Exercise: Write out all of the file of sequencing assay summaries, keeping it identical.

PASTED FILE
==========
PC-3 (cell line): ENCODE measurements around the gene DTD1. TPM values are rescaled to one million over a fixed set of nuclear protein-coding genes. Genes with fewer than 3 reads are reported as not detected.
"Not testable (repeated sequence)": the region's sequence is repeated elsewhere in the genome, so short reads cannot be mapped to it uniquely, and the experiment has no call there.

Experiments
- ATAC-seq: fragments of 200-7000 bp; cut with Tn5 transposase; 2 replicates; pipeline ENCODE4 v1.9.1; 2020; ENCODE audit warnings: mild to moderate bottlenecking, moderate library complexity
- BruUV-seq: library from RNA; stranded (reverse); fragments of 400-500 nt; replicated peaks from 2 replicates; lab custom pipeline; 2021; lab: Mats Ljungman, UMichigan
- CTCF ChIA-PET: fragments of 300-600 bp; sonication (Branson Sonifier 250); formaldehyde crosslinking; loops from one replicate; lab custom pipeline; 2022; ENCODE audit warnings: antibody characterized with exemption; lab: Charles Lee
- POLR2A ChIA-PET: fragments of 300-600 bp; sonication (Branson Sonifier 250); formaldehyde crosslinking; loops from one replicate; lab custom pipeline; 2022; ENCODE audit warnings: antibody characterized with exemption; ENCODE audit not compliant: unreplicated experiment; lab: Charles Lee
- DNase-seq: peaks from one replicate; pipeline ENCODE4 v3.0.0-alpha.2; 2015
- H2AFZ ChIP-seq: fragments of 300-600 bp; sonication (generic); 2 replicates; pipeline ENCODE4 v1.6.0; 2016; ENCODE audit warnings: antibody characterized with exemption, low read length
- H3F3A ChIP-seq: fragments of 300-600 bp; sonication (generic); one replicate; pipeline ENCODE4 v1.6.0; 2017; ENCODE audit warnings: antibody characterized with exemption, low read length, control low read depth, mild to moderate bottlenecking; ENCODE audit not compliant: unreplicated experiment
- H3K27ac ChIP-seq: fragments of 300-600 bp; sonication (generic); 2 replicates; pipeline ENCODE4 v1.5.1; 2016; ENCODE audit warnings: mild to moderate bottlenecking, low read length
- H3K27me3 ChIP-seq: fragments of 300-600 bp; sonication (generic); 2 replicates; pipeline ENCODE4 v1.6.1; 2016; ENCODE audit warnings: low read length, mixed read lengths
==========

PC-3 (cell line): ENCODE measurements around the gene DTD1. TPM values are rescaled to one million over a fixed set of nuclear protein-coding genes. Genes with fewer than 3 reads are reported as not detected.
"Not testable (repeated sequence)": the region's sequence is repeated elsewhere in the genome, so short reads cannot be mapped to it uniquely, and the experiment has no call there.

Experiments
- ATAC-seq: fragments of 200-7000 bp; cut with Tn5 transposase; 2 replicates; pipeline ENCODE4 v1.9.1; 2020; ENCODE audit warnings: mild to moderate bottlenecking, moderate library complexity
- BruUV-seq: library from RNA; stranded (reverse); fragments of 400-500 nt; replicated peaks from 2 replicates; lab custom pipeline; 2021; lab: Mats Ljungman, UMichigan
- CTCF ChIA-PET: fragments of 300-600 bp; sonication (Branson Sonifier 250); formaldehyde crosslinking; loops from one replicate; lab custom pipeline; 2022; ENCODE audit warnings: antibody characterized with exemption; lab: Charles Lee
- POLR2A ChIA-PET: fragments of 300-600 bp; sonication (Branson Sonifier 250); formaldehyde crosslinking; loops from one replicate; lab custom pipeline; 2022; ENCODE audit warnings: antibody characterized with exemption; ENCODE audit not compliant: unreplicated experiment; lab: Charles Lee
- DNase-seq: peaks from one replicate; pipeline ENCODE4 v3.0.0-alpha.2; 2015
- H2AFZ ChIP-seq: fragments of 300-600 bp; sonication (generic); 2 replicates; pipeline ENCODE4 v1.6.0; 2016; ENCODE audit warnings: antibody characterized with exemption, low read length
- H3F3A ChIP-seq: fragments of 300-600 bp; sonication (generic); one replicate; pipeline ENCODE4 v1.6.0; 2017; ENCODE audit warnings: antibody characterized with exemption, low read length, control low read depth, mild to moderate bottlenecking; ENCODE audit not compliant: unreplicated experiment
- H3K27ac ChIP-seq: fragments of 300-600 bp; sonication (generic); 2 replicates; pipeline ENCODE4 v1.5.1; 2016; ENCODE audit warnings: mild to moderate bottlenecking, low read length
- H3K27me3 ChIP-seq: fragments of 300-600 bp; sonication (generic); 2 replicates; pipeline ENCODE4 v1.6.1; 2016; ENCODE audit warnings: low read length, mixed read lengths